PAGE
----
I think I finally decided why I need to be a writer... It was a two fold realization that started last night while listening to Live at the Writer's House on WXPN radio, and culminated while reading Denise Maher's blog where she was babbling about grad-school struggles and I spotted the phrase "letters of reccomendation". As soon as I saw that phrase, I imediately thought, "oh why couldn't I be someone slightly important or influential so I could write that crazy broad a letter of reccomendation!" Imagine how fun it would be to tell someone in writing why they should hire/accept another person. Without any specific points in mind I imagined the curiosity, intrigue, excitment, concern, and general difference in their day some administrator would be facing when reading my reccomendation. And in a wave of bizarre emotion I realized why I need to write.
There's a life-force within words that magically creates feelings inside the souls of humans. Granted, in 2005 the slings and arrows of regularity have dulled somewhat the magic one feels when reading something he or she can relate to. But I feel the need to touch this life-force and relate to fellow humans in an interesting way because in an age (22, raised catholic) when I struggle to maintain spirituality and a sense of life in a world where religion makes me wanna kill my family, this life-force is essentially my God.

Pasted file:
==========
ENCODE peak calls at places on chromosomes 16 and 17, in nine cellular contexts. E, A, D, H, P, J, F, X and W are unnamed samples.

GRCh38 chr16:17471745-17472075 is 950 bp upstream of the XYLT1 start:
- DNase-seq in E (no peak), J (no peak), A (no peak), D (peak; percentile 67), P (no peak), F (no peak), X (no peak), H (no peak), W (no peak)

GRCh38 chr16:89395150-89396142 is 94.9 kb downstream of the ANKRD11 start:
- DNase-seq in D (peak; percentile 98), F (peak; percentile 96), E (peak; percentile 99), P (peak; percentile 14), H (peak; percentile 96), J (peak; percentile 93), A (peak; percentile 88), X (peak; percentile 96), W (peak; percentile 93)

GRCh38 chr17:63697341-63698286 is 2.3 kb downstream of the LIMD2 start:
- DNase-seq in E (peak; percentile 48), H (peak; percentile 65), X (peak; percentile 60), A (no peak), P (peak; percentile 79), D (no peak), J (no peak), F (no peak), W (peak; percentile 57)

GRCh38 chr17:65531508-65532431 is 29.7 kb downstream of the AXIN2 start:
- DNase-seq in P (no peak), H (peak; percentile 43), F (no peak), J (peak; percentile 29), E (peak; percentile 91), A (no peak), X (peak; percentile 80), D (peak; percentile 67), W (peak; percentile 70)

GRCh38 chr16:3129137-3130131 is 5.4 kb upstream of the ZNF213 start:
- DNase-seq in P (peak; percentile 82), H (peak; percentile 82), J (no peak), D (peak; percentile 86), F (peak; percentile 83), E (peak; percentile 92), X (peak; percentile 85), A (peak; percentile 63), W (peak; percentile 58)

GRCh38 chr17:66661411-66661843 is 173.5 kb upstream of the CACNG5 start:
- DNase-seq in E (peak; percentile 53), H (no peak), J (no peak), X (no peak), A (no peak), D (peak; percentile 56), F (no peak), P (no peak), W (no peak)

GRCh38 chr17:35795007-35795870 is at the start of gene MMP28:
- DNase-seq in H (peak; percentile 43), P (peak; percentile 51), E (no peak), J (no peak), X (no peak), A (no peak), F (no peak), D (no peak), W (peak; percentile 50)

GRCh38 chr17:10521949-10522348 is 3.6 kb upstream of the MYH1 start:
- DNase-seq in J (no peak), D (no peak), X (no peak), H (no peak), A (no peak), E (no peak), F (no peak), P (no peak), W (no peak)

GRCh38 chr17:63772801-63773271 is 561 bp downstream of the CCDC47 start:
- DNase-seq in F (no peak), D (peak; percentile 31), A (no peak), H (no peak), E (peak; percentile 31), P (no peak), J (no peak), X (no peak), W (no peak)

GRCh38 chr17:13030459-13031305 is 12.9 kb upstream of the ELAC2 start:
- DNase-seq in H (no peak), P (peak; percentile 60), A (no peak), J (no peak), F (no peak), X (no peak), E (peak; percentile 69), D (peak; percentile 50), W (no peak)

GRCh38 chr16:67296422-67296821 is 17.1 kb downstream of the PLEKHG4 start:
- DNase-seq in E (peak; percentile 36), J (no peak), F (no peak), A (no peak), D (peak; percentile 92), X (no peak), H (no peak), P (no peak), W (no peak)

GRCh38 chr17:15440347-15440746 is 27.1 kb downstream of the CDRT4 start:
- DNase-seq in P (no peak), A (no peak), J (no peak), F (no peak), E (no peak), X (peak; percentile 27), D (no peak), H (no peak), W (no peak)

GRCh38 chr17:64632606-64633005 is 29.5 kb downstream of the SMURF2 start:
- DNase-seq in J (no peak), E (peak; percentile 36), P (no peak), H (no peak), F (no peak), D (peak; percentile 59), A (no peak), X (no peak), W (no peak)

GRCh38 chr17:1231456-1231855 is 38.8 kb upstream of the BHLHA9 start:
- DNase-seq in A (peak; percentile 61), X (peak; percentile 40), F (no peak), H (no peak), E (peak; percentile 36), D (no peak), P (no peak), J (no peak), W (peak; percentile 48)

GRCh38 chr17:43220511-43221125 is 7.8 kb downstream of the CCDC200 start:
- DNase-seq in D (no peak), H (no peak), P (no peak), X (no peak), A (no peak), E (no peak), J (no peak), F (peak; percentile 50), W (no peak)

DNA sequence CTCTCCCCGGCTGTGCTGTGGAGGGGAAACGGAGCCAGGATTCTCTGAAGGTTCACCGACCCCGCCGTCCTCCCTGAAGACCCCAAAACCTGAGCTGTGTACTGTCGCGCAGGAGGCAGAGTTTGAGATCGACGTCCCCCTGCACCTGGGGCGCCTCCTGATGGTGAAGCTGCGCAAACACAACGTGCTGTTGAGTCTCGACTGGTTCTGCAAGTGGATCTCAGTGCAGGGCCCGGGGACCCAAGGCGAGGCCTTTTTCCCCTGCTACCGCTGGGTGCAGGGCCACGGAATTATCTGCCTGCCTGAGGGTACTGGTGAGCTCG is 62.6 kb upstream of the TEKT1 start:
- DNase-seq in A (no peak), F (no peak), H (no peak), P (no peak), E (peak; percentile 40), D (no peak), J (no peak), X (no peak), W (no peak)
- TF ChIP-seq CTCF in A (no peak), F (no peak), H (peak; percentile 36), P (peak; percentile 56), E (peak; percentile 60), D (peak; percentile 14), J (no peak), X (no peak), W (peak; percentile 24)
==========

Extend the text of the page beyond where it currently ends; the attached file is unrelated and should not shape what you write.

For those of you who are still with me, and putting two and two together, your correct in your suspicion that it is egomaniacal vanity. Imagine the selfishness of someone who wants to write so that he can basically play God by creating God. Everywhere. Music, plays, sketches, films. And my enemies are Shakespeare, Allen, Carlin, Socrates, Oswalt, Downie, Hartley, Volpe, Cornell, Hicks, and Claypool. They are the douches that created Gods far more important than anything I'll ever do, but at the same time they were the Frankensteins who created the God-monger within me. My need to relate to people and cause people to relate to each other in ways that exfoliate their future is all part of the natural human drive to create life. And as I lay in bed typing this on a laptop whose wireless signals are frying my sack as we speak, ruining future generations of charitable life-obsessed God-spazzes, I look forward to the future, these are very exciting times! Next time you're out, stop and drink to the celebration of the life-force that is created everytime words forge a relationship between two people or between humanity and the infinite. And I know we've been overusing Ben Gibbard's quote to the point of borderline cliche, but this quote has come to embody my mission statement: "I want life in every word to the extent that it's absurd". Everywhere, at all times. Whether I'm writing it or reading it or saying it or hearing it, I want the nature of our relating to each other to be the quintescence of joyous existence. Sorry about this first blog entry being sorta lofty and pointless. I promise that in the future I'll be addressing more practical ironies. Bye.